[Here is another good analysis from TAU, telling the raw truth. Black ANC rule in South Africa is nothing more than parasitism at its finest, finding ways to steal ever more creatively from whites. For the record: There were black multimillionaires under Apartheid. So it was the British, who ruled Natal who brought in the Indians from India as slaves. Now the Indians are rich.

NB: RW Johnson whom they quote below is actually a white economist from Rhodesia/Zimbabwe as best I recall. Jan]

I highlighted important sections.Jan]

from the headquarters of
TAU SA in Pretoria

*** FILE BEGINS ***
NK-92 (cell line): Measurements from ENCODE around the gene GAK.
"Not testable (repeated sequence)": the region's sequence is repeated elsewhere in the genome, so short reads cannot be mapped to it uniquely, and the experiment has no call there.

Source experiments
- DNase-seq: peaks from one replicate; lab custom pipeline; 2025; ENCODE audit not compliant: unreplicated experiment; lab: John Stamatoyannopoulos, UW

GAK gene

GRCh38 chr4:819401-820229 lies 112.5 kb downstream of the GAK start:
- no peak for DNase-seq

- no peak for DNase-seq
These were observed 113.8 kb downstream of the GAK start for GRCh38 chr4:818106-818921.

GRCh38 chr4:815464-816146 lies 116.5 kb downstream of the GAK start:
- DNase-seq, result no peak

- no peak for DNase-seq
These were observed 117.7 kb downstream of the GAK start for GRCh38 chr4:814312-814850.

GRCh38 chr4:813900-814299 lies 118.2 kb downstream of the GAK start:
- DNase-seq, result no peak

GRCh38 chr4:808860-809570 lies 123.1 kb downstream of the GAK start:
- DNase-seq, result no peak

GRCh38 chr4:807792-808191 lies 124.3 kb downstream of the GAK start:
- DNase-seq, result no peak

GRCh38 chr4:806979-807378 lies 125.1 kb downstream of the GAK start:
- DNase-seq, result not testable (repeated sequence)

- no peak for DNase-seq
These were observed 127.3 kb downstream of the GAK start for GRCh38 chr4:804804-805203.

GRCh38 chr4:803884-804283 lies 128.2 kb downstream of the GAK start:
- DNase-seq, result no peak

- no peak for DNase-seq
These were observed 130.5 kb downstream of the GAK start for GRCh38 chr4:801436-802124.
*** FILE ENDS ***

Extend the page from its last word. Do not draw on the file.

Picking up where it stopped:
Web: www.tlu.co.za
Tel.: + 27 12 804 8031 Fax: + 27 12 804 2014
E-mail: [email protected]

April 25, 2018

The Bulletin attached hereto is provided as a means to inform stakeholders of agricultural developments in South Africa. These International Bulletins are distributed at regular intervals and can also be found on TAU SA’s website at www.tlu.co.za.

TAU SA is the oldest agricultural union in South Africa and has been in existence since 1897. The mission of the union is to ensure a productive and safe existence for its members on the land they own. Current reality in South Africa indicates that this is not possible at the moment due to a variety of actions and threats against commercial farmers.

Your comment regarding the Bulletins and other information provided to you is valuable and will be appreciated. However should you prefer not to receive information from TAU SA, simply tick the “unsubscribe” link below.